1. Blood in the stool. Bright red blood in your stool is most commonly caused by hemorrhoids or a small anal fissure. However, it is occasionally associated with colon cancer, so bloody stool should not be ignored. The color of the blood gives an idea of where it came from. If the blood is bright red (i.e. "fresh") it is more likely to have come from the end of the intestinal tract (such as the colon, rectum, or anus) . If the blood is very dark, or even black or tar-like in appearance, it is more likely to have come from "higher up" such as the stomach or small intestine. When there is a lot of blood, the stool has a distinct odor, but that is hard to describe to a person without having encountered it frequently, so maybe we'll just leave that one to the imagination.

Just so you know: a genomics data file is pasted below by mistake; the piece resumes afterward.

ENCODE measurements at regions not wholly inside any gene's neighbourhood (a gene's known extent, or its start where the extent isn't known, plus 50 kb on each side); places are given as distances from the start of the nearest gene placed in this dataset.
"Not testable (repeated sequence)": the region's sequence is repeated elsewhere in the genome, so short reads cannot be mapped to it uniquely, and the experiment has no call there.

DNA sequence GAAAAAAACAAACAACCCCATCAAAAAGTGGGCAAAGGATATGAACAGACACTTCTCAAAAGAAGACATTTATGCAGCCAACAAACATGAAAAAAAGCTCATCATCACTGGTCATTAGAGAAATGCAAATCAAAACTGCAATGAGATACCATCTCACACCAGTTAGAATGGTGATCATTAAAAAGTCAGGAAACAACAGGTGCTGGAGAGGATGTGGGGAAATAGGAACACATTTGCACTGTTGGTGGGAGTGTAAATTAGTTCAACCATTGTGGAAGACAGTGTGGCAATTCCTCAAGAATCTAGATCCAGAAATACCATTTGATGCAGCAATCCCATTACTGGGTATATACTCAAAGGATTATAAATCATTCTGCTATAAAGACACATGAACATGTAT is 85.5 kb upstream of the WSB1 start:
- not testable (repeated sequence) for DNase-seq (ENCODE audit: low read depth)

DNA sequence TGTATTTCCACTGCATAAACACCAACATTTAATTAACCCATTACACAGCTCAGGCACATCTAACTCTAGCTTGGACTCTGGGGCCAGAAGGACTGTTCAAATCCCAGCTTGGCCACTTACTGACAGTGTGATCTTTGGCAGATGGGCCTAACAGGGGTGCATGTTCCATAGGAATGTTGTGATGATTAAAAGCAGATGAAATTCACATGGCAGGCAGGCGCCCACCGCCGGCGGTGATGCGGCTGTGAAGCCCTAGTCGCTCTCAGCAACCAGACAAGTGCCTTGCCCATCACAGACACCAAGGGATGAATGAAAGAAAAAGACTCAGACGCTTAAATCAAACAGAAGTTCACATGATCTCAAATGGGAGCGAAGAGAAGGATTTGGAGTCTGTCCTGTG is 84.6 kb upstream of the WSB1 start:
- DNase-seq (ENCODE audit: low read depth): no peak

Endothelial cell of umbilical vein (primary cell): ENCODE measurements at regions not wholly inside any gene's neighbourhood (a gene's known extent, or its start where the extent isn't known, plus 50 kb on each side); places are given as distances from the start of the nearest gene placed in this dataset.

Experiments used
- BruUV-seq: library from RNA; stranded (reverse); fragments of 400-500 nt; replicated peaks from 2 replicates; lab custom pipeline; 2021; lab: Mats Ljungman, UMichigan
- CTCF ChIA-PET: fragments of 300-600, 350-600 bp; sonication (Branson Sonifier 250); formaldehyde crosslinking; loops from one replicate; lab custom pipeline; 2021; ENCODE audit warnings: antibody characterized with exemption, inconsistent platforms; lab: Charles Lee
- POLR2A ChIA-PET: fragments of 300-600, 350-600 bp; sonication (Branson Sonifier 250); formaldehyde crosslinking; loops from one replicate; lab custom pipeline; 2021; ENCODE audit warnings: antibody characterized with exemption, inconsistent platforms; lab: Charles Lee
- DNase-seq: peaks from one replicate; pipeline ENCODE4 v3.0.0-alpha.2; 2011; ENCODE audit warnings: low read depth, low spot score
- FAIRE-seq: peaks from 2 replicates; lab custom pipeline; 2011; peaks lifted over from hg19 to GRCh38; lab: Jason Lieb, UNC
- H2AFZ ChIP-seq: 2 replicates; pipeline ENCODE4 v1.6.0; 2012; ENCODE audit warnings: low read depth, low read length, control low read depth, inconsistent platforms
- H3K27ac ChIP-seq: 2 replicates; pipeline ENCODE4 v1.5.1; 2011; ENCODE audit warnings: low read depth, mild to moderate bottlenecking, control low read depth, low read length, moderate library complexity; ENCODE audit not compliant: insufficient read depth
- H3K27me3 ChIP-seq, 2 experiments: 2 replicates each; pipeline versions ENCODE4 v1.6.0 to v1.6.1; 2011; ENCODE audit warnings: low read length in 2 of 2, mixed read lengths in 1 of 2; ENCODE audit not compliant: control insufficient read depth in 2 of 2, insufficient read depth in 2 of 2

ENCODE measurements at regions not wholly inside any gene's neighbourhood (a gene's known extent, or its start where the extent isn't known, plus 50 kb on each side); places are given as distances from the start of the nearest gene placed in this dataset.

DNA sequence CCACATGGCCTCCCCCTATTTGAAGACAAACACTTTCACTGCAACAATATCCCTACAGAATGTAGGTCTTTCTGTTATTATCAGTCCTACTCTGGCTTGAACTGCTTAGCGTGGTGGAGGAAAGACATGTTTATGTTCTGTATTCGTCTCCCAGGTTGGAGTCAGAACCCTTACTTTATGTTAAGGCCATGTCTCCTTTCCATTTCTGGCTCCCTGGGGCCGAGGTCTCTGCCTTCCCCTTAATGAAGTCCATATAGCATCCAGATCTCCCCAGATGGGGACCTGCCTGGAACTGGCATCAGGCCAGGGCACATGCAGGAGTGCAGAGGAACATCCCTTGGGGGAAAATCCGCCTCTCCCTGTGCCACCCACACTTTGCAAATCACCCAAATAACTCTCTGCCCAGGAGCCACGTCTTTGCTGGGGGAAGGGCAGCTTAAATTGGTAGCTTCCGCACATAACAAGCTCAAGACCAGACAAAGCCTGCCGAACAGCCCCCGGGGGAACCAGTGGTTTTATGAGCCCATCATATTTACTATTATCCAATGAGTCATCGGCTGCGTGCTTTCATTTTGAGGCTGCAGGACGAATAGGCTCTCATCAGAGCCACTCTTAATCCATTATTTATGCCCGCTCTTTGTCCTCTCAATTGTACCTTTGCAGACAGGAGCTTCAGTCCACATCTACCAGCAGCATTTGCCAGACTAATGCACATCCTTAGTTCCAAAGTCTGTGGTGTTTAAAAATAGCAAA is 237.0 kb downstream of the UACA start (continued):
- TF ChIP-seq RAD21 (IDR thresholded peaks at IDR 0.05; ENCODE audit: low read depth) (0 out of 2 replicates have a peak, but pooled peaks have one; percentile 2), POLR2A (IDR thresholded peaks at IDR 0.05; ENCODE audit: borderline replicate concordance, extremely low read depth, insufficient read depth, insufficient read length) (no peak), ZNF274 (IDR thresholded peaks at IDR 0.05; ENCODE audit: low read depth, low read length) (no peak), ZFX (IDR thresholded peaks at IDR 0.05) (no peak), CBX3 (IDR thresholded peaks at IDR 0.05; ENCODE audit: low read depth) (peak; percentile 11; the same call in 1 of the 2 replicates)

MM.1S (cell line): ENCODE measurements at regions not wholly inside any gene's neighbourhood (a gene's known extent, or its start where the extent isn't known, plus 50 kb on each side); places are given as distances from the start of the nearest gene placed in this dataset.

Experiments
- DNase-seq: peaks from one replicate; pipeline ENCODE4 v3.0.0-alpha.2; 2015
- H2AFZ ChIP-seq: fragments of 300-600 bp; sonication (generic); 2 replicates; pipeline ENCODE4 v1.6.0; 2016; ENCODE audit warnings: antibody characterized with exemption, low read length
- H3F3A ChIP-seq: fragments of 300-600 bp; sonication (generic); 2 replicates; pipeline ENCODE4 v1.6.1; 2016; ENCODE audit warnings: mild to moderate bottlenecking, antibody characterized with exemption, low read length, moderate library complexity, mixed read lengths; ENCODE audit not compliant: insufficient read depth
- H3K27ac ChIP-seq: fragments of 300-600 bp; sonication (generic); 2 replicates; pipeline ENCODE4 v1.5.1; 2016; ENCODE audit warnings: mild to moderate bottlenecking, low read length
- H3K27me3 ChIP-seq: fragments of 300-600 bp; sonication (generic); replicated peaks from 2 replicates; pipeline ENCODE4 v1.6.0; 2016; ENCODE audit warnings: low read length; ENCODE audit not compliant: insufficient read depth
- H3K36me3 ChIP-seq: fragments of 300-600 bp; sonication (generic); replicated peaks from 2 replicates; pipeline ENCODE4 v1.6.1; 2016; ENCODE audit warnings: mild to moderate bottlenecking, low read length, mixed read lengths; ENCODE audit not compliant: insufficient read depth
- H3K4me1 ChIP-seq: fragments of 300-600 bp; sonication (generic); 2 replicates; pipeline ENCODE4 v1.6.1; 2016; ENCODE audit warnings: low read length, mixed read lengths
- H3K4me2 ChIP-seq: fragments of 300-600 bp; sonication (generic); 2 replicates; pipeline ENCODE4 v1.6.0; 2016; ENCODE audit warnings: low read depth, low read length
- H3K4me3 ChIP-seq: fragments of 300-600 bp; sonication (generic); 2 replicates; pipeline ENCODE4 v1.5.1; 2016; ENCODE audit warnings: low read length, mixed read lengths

2. Foul-smelling stool. This is a non-specific finding, because scent is rather subjective, and you know the old expression about everyone's poop being stinky. However, there are some colon infections that have a particular odor. Clostridium difficile (known as c. diff) is a soil organism that can overgrow in the colon after a person has recently been treated with antibiotics . C. Diff causes water diarrhea (many episodes per day, sometimes frothy or greenish) and has a uniquely pungent smell. A piercingly smelly bout of diarrhea should be discussed with your doctor, especially if you've had antibiotics recently, or a family member with a C. Diff infection. If you suspect C. diff, see your doctor right away as it can be harmful if left untreated. There are other causes of foul smelling stool (such as malabsorption syndromes or overgrowth of certain bacteria) but C. diff is the one you don't want to miss.